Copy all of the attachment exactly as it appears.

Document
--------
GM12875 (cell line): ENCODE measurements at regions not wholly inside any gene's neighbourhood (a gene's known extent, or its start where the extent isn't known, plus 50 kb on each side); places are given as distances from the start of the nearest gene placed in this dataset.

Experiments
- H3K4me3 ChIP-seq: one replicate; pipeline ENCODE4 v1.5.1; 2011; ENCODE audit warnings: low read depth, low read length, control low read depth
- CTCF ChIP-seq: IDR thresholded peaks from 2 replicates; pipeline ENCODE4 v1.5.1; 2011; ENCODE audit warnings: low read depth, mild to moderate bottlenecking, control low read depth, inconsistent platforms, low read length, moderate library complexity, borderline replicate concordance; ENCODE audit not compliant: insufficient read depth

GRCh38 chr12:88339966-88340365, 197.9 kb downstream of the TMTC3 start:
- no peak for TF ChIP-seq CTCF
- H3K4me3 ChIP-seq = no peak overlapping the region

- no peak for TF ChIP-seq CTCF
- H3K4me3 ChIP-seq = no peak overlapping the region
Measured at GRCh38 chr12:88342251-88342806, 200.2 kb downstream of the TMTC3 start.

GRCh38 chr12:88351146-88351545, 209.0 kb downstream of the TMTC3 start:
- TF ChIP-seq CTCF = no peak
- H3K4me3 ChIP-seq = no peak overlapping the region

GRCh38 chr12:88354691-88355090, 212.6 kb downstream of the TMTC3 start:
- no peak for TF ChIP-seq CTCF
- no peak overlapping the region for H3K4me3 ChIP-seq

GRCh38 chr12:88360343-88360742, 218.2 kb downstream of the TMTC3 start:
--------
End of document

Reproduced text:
GM12875 (cell line): ENCODE measurements at regions not wholly inside any gene's neighbourhood (a gene's known extent, or its start where the extent isn't known, plus 50 kb on each side); places are given as distances from the start of the nearest gene placed in this dataset.

Experiments
- H3K4me3 ChIP-seq: one replicate; pipeline ENCODE4 v1.5.1; 2011; ENCODE audit warnings: low read depth, low read length, control low read depth
- CTCF ChIP-seq: IDR thresholded peaks from 2 replicates; pipeline ENCODE4 v1.5.1; 2011; ENCODE audit warnings: low read depth, mild to moderate bottlenecking, control low read depth, inconsistent platforms, low read length, moderate library complexity, borderline replicate concordance; ENCODE audit not compliant: insufficient read depth

GRCh38 chr12:88339966-88340365, 197.9 kb downstream of the TMTC3 start:
- no peak for TF ChIP-seq CTCF
- H3K4me3 ChIP-seq = no peak overlapping the region

- no peak for TF ChIP-seq CTCF
- H3K4me3 ChIP-seq = no peak overlapping the region
Measured at GRCh38 chr12:88342251-88342806, 200.2 kb downstream of the TMTC3 start.

GRCh38 chr12:88351146-88351545, 209.0 kb downstream of the TMTC3 start:
- TF ChIP-seq CTCF = no peak
- H3K4me3 ChIP-seq = no peak overlapping the region

GRCh38 chr12:88354691-88355090, 212.6 kb downstream of the TMTC3 start:
- no peak for TF ChIP-seq CTCF
- no peak overlapping the region for H3K4me3 ChIP-seq

GRCh38 chr12:88360343-88360742, 218.2 kb downstream of the TMTC3 start: